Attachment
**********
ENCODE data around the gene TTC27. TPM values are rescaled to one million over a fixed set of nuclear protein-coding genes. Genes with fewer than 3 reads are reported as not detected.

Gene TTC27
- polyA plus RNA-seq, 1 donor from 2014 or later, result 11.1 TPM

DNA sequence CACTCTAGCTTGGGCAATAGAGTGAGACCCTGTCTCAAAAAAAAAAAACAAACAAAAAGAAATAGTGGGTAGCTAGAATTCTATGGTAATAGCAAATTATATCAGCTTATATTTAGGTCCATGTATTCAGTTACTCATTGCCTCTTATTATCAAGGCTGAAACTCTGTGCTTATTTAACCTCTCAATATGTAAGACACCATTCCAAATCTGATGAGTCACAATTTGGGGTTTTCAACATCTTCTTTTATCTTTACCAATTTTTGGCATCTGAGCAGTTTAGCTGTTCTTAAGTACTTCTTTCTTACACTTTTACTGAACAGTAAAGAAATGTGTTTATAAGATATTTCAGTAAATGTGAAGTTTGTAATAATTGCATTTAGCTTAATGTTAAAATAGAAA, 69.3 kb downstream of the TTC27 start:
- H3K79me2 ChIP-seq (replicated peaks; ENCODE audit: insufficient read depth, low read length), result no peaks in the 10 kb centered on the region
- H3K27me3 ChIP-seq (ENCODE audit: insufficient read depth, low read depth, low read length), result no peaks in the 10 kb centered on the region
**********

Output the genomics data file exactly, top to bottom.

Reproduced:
ENCODE data around the gene TTC27. TPM values are rescaled to one million over a fixed set of nuclear protein-coding genes. Genes with fewer than 3 reads are reported as not detected.

Gene TTC27
- polyA plus RNA-seq, 1 donor from 2014 or later, result 11.1 TPM

DNA sequence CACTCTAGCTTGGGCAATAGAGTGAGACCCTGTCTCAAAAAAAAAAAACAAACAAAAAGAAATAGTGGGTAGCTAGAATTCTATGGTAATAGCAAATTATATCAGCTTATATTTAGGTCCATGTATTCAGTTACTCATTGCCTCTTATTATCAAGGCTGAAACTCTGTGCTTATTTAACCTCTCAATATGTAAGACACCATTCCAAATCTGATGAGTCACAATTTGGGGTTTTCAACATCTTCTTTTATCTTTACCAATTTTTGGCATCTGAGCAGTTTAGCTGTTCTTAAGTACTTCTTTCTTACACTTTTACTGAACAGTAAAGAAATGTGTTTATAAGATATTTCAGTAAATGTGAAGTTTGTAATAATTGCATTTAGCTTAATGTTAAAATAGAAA, 69.3 kb downstream of the TTC27 start:
- H3K79me2 ChIP-seq (replicated peaks; ENCODE audit: insufficient read depth, low read length), result no peaks in the 10 kb centered on the region
- H3K27me3 ChIP-seq (ENCODE audit: insufficient read depth, low read depth, low read length), result no peaks in the 10 kb centered on the region